Hi again. Welcome back to I'm Adam. Today's lesson is grammar. And actually, I had quite a few requests for this lesson, because these seem to give people a lot of trouble, especially in writing. Okay? "Compound Adjectives".

Firstly, what is a compound adjective? Mostly, you'll notice a compound adjective has the hyphen in it. Right? It's a two- or three-part... Two- or three-word adjective that, together, acts as one word. Okay? That's very important to remember. It may have one word, it may have two words, it may have three words connected by a hyphen, but they work all together like one word, one adjective word. Okay. Let's look at a few examples before we get into the details of how to construct these.

"I heard a girl speaking English."

"I have an English-speaking friend."

Now, what's the difference between these two? "I heard a girl who was speaking English." or: "I heard a girl with an", gerund. So, this could be a participle, this could be a gerund; it doesn't matter. It comes after "the girl", and this is what she is doing. Okay?

"I have an English-speaking friend." Now, I can change this sentence and say: "I have a friend who speaks English." But it's much easier just to say an adjective about the friend.

Now, it's very important to remember an adject-... Sorry, a compound adjective comes before a noun. It always becomes before a noun; never after it. If it comes after it, it's no longer a compound adjective. There's no more need for the hyphen. Okay? Let's look at more examples.

"A strong, healing lotion". Or: "A fast-healing cut". Now, even though it's a fast-healing cut, I would still want to use a strong, healing lotion. What's the difference, here? Here, first of all, you notice the comma. I have two adjectives. It's a strong lotion, it's a healing lotion. These are two separate ideas about this noun. Okay? They're not joined together. Each one affects the lotion. Here, "fast-healing lotion", it's fast and it's healing... "A fast-healing cut", sorry. It's fast and it's healing about this cut.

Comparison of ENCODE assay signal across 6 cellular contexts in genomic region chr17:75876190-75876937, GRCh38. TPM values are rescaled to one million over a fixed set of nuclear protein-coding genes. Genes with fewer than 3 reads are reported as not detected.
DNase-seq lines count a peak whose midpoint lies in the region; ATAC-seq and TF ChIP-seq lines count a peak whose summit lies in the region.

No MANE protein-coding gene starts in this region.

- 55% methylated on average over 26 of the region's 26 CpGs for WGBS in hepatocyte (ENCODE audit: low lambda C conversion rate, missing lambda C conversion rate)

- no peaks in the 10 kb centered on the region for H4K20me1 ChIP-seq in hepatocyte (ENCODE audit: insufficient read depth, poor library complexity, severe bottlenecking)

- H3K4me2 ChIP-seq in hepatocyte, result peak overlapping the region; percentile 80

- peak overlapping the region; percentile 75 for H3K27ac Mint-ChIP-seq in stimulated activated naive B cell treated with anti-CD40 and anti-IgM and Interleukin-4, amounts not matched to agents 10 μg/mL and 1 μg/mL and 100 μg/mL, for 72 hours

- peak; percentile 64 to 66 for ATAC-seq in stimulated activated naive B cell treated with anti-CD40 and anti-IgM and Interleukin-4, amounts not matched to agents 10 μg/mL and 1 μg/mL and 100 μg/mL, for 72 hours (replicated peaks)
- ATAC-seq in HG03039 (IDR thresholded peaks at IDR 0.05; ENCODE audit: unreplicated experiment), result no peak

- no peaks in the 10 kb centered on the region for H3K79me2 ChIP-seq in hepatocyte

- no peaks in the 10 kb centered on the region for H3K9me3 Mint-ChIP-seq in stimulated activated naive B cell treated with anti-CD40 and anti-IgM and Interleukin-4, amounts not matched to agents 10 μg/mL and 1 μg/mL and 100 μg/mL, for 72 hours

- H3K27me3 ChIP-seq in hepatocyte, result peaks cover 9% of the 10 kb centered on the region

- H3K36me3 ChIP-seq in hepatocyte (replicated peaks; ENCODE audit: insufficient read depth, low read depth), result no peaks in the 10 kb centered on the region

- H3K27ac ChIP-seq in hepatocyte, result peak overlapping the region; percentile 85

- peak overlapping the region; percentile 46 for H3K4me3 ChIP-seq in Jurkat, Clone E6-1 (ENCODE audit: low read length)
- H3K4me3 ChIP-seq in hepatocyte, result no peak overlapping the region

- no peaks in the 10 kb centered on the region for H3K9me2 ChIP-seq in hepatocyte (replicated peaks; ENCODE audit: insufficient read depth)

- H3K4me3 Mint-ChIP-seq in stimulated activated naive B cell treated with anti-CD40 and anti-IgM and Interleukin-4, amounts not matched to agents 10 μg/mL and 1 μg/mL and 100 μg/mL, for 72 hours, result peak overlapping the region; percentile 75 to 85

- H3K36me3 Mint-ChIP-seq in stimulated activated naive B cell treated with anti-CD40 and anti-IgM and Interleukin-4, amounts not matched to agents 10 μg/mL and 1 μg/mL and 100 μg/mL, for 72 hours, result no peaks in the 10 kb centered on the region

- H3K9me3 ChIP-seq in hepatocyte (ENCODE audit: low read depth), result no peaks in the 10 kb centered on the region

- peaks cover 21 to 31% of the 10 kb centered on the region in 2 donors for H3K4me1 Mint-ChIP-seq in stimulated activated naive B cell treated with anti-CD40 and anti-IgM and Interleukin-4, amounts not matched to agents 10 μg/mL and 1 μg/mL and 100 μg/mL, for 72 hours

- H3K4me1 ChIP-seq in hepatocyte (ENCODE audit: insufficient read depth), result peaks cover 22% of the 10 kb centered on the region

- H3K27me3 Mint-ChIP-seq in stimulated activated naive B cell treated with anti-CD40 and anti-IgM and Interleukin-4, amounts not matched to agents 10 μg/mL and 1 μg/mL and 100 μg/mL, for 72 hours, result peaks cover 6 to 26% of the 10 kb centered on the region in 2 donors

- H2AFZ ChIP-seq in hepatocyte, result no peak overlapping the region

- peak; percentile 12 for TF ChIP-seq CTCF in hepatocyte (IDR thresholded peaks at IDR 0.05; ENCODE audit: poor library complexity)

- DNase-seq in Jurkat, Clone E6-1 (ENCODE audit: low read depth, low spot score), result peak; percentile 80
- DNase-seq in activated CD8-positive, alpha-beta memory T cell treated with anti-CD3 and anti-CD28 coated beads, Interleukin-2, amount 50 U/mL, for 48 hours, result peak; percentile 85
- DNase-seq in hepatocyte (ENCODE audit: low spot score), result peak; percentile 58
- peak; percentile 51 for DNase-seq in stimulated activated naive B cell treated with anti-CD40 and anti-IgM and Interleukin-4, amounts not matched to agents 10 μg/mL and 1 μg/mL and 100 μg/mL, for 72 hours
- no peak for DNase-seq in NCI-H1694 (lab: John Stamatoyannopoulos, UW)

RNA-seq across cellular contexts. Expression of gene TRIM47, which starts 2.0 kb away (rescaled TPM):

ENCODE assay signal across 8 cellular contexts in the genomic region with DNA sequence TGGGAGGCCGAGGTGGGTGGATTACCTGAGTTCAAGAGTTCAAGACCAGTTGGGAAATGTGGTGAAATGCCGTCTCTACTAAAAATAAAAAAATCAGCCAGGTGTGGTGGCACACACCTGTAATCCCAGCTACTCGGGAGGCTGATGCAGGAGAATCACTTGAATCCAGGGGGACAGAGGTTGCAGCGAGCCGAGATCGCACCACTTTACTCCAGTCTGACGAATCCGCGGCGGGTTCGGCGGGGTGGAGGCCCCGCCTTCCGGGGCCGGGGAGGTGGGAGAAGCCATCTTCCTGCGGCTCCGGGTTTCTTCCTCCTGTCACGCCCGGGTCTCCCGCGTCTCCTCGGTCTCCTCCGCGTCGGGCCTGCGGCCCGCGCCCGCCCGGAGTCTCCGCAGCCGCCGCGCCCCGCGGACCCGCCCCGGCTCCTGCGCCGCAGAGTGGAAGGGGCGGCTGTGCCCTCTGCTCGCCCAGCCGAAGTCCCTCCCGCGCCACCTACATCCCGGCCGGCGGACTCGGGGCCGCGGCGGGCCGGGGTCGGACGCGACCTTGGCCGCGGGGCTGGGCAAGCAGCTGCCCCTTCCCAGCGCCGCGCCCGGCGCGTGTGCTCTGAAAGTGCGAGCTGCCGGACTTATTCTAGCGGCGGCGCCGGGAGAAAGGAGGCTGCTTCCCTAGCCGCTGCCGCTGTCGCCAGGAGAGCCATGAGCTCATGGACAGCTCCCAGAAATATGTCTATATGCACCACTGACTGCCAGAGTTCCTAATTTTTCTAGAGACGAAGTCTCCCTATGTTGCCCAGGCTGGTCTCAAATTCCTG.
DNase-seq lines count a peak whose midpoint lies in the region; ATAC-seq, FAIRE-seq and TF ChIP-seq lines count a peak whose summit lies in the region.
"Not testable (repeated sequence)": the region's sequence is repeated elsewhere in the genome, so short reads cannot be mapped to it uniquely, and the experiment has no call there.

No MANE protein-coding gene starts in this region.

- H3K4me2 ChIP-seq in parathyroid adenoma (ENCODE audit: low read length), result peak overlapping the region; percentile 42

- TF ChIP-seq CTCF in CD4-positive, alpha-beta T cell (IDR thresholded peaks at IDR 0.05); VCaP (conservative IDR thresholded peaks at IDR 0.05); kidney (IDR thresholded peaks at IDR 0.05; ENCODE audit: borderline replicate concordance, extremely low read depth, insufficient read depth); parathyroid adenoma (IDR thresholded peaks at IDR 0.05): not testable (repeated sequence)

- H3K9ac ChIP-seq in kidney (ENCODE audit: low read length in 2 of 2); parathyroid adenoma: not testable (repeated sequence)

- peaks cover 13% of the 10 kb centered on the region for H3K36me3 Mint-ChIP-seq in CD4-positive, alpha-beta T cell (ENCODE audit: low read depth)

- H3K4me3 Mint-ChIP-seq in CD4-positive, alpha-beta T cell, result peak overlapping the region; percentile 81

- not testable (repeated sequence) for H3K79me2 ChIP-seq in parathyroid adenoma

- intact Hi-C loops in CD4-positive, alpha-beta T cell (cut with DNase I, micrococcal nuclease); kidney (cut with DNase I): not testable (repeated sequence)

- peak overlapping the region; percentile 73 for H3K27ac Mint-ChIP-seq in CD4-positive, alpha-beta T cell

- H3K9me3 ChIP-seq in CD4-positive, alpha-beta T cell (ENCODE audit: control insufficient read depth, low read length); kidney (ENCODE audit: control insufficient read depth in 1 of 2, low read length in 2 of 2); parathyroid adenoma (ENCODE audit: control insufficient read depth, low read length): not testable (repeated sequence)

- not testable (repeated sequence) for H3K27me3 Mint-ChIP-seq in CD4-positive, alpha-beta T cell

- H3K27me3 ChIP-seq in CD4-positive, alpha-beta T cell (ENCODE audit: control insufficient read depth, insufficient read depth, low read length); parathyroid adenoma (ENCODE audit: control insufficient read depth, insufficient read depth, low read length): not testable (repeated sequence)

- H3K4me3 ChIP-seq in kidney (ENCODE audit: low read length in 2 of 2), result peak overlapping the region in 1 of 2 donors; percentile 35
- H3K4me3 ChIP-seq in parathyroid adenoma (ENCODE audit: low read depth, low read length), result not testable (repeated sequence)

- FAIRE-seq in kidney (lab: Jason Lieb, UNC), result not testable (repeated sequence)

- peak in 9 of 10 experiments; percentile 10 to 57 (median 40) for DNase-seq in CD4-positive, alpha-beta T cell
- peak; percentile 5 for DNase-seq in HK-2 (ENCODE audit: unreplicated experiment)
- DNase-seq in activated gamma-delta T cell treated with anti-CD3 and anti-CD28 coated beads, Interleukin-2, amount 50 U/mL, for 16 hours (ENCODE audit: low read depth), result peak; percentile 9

So, for example, you go to a doctor and he needs to remove a mole. You have like a little thing growing on your arm. So he cuts it, but he's a specialist, he's very professional. It's a very fast-healing cut. In two days, you won't even know there was a cut there. Right? So, both these words-this is an adverb-okay?-this is a participle-both work as one word about "cut". Now, you don't really need to worry about this, but just in case you're interested, if you're writing and you have a word count... For example, IELTS or TOEFL, you have to write 250 words or 350 words, respectively. This is one word; not two words. Remember that. Okay?

Next: "A man eating lion". Now, I don't know if people actually eat lions. I don't know how they would taste. I'm sure they're kind of gamey. It means a little bit strong taste. But I saw a man eating lion. So this man was eating that lion.

But, then I saw: "A man-eating lion" eat the man. How does that work? "A man-eating lion", so this is a compound clause describing "lion". A lion who eats people. Okay? Very different meaning.

So, now you're saying: "Okay, well, where do I put the adjective? Where do I put the compound adjective? Like, before, after, not at all, with a hyphen, without the hyphen?"